China’s exports grow in July, surplus widens

China’s exports grew 20.4 percent in July from a year earlier, accelerating from 17.9 percent in June, while imports increased by 22.9 percent in July over a year ago, the General Administration of Customs said Wednesday.

However, imports are expected to grow faster than exports in the second half of the year due to weakening external demand, experts said.

Trade in July registered an increase on a monthly basis, with the value of exports increasing by 8 percent and imports by 2.8 percent compared with June.

That helped the trade surplus in the first seven months widen to $76.2 billion, from about $45 billion in the first half of the year, though down 8.7 percent compared with the same period of last year, according to the Customs.

“All these robust readings are suggesting that both China’s competitiveness and domestic demand are in relatively good shape,” Lu Ting, China economist at Bank of America-Merrill Lynch, said in an e-mail statement to the Global Times.

China’s trade with the EU, China’s largest trade partner, grew by 21.1 percent in the first seven months, while trade with No.2 partner US increased 18.5 percent, the Customs said.

However, China’s exports to the top two trade partners might slow down in the last two quarters of the year, in view of the weaker than expected economic growth in the US and the lingering debt crisis in the European Union, said Xu Changwen, a researcher at the Chinese Academy of International Trade and Economic Cooperation under the Ministry of Commerce.

But the debt crisis in Europe this year wouldn’t be as severe as last year, and the recent turmoil in the US financial markets may not last long and is most unlikely to lead to recession, Mei Xinyu, another researcher at the Ministry of Commerce, told the Global Times.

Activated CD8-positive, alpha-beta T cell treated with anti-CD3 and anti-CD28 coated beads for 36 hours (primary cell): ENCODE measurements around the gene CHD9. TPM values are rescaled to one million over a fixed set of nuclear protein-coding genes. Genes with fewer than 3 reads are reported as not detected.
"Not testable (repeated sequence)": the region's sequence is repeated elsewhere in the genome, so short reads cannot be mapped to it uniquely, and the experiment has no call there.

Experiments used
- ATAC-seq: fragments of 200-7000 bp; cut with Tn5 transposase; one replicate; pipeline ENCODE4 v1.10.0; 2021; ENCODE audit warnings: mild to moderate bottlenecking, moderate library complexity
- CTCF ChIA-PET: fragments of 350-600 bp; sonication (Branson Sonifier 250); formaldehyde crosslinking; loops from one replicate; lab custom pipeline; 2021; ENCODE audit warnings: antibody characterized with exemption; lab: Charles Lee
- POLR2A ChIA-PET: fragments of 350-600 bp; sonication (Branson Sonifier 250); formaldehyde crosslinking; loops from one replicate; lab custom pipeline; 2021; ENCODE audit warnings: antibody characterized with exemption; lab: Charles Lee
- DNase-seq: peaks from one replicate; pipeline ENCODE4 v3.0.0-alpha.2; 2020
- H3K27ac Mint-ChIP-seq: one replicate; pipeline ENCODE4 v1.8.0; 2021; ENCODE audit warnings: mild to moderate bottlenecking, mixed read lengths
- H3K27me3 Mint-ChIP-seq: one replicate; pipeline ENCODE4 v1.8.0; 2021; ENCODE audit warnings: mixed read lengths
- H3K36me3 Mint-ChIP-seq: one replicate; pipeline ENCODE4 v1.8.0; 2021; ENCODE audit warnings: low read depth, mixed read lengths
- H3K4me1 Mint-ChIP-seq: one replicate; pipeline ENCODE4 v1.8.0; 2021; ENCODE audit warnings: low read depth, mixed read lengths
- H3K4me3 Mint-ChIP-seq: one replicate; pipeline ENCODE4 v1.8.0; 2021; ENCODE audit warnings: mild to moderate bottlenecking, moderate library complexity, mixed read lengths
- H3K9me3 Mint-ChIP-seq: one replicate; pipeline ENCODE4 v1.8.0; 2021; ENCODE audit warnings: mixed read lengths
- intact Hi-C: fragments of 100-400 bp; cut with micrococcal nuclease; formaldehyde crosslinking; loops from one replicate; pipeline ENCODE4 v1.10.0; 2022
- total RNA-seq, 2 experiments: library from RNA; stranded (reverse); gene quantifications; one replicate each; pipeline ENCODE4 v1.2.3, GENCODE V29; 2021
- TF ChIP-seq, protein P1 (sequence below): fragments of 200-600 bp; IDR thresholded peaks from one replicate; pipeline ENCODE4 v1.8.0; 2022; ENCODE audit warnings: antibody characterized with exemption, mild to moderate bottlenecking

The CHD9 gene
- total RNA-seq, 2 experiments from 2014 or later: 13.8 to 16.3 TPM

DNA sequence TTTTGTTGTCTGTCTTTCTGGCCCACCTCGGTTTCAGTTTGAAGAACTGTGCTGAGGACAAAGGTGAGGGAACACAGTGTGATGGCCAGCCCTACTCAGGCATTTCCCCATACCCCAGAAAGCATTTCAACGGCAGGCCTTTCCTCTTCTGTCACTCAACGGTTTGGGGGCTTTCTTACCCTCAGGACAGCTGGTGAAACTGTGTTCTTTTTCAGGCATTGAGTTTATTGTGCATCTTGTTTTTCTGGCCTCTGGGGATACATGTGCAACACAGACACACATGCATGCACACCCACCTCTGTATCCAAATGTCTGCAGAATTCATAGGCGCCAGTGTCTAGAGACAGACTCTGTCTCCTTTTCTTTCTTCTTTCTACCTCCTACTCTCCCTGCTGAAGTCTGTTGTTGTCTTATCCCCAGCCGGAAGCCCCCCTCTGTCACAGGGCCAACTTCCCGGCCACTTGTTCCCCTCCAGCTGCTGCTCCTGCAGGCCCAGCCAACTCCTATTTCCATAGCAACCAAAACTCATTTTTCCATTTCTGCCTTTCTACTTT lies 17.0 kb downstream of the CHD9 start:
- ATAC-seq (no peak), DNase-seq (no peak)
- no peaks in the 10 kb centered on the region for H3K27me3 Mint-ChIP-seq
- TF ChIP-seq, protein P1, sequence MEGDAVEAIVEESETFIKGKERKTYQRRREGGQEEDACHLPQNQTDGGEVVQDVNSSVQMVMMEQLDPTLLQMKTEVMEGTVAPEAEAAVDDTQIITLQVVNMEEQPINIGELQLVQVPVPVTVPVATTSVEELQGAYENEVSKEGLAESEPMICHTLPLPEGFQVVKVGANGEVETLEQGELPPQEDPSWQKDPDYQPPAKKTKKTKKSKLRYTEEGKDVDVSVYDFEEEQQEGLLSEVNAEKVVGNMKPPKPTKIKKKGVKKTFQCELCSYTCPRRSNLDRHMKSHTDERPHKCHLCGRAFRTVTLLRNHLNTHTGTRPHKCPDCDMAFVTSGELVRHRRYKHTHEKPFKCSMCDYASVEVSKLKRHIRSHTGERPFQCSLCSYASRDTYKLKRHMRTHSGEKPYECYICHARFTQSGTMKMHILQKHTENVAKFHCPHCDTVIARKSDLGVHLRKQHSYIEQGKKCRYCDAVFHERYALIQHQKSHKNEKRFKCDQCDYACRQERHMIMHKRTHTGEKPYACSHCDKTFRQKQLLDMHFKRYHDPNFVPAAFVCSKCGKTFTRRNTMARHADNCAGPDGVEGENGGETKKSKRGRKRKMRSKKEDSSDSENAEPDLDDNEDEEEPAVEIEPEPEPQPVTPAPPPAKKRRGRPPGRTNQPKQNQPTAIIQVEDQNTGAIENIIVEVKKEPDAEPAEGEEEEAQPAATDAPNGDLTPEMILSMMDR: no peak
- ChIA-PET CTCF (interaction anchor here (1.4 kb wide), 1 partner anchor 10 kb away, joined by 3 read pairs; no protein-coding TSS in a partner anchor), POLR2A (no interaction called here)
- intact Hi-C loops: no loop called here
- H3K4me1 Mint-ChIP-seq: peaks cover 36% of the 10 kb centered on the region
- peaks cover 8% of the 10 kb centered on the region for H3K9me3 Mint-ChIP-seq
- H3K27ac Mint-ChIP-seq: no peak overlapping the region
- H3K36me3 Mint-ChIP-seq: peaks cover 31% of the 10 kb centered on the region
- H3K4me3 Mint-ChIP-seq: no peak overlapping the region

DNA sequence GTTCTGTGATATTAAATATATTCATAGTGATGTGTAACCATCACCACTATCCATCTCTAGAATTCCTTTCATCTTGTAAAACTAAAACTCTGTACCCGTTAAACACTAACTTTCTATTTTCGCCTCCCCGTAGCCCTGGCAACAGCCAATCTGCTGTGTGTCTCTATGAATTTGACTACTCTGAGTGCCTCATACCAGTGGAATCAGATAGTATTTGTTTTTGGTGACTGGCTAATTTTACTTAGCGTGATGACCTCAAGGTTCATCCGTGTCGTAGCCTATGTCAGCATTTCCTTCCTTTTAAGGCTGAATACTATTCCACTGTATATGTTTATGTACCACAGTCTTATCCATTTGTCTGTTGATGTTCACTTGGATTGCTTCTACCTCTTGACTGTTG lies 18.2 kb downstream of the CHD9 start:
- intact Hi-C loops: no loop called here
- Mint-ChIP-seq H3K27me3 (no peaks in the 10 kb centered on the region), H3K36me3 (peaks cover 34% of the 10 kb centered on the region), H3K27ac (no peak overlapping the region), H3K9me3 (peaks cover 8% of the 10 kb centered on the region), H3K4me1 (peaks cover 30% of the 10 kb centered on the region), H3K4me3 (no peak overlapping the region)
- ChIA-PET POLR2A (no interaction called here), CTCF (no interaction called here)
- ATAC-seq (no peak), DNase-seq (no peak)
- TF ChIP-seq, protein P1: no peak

The global stock markets tumbled recently as the US lost its prized AAA credit rating by Standard & Poor’s Friday triggered by its debt problem, while the European central bank announced recently it was ready to buy bonds from Italy and Spain, trying to prevent debt crisis from rippling to other member countries after Greece.

The US Federal Reserve promised Tuesday to keep interest rates near zero for at least two more years, which successfully reassured investors but indicated a run of weak dollar.

“China’s yuan will continue to appreciate against the dollar, and that will boost imports,” Xu said.

The increased imports will help reduce trade surplus and constrain China’s huge foreign reserves from further growing, thus easing the pressure for financial investment due to the fall of the dollar value, Xu told the Global Times.

Also, stronger imports and less surplus will help relieve inflation to some extent, as the central bank doesn’t have to release extra money supply equal to increased foreign reserves in order to keep its exchange rate within a certain range, Xu said.

Global Times

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